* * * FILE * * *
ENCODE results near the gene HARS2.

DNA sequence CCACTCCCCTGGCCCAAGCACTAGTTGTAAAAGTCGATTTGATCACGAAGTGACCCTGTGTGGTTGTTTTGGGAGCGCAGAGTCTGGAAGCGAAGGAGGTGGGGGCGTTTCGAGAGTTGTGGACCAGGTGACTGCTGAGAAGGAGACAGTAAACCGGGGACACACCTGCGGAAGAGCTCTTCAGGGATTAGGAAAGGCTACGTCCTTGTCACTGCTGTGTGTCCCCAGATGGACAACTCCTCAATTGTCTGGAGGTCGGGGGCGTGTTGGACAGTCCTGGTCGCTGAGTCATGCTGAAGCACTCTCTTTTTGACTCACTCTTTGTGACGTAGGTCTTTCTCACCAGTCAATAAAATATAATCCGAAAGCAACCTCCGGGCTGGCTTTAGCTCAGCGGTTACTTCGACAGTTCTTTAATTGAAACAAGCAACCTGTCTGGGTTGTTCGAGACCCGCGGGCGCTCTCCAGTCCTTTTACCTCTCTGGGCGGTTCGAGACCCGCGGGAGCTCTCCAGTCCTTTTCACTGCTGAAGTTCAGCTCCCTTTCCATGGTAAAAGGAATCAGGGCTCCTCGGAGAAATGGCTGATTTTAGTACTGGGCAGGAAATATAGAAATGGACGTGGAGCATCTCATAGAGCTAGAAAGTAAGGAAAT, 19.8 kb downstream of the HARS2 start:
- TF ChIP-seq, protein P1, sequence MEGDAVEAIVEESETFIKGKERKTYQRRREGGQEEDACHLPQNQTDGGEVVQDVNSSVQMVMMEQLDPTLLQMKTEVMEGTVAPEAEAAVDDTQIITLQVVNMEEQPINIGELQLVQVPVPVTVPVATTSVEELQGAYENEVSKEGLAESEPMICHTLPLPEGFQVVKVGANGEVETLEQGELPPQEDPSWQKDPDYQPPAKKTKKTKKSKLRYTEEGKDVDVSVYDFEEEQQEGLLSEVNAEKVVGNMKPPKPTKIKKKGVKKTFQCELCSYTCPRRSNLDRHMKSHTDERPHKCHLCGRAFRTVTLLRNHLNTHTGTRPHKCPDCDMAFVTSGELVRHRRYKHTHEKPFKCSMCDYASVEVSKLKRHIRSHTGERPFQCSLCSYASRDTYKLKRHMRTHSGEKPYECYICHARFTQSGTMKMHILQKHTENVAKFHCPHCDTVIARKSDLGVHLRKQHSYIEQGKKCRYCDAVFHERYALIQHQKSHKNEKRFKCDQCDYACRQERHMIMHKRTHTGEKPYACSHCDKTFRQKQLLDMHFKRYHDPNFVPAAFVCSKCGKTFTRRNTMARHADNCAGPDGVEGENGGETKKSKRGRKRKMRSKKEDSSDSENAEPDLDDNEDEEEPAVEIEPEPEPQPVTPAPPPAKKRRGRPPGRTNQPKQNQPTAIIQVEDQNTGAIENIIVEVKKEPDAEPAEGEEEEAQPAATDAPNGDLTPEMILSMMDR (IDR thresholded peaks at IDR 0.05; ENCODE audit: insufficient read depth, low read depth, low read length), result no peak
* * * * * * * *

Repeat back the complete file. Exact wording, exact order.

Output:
ENCODE results near the gene HARS2.

DNA sequence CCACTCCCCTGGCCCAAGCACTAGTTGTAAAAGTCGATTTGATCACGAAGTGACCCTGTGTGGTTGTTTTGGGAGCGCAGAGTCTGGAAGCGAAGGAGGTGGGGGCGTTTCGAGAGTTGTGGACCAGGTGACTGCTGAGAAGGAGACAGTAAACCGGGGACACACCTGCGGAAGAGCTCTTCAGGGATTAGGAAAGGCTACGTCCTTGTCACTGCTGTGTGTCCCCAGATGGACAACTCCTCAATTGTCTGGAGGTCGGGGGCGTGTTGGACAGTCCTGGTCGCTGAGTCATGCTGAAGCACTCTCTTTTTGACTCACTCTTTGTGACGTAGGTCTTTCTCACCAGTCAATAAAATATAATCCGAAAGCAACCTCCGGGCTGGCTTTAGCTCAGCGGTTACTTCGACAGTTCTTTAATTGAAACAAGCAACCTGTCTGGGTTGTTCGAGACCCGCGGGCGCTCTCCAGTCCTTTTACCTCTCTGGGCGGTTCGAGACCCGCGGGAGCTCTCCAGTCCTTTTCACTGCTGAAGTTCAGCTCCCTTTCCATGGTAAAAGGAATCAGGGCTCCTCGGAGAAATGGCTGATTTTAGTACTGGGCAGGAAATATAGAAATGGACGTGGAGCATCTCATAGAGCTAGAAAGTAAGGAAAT, 19.8 kb downstream of the HARS2 start:
- TF ChIP-seq, protein P1, sequence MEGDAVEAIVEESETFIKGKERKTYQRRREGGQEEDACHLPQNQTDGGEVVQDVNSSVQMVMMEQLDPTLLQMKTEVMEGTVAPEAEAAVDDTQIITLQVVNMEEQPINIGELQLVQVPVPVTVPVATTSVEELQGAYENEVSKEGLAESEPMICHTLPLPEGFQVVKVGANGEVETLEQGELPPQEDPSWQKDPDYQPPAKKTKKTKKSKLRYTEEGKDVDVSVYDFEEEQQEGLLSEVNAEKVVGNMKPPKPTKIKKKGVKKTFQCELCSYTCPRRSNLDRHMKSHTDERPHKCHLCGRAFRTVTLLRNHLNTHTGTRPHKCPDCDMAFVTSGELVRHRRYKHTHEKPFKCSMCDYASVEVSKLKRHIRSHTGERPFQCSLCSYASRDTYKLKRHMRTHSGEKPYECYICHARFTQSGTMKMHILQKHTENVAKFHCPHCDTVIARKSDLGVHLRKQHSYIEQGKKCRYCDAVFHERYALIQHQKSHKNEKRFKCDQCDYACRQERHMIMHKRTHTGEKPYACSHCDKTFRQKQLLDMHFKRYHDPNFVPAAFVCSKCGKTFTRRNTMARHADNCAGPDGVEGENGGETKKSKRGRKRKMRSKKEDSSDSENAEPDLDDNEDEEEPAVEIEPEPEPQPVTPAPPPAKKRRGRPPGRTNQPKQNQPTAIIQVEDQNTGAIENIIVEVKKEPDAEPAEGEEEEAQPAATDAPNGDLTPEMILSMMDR (IDR thresholded peaks at IDR 0.05; ENCODE audit: insufficient read depth, low read depth, low read length), result no peak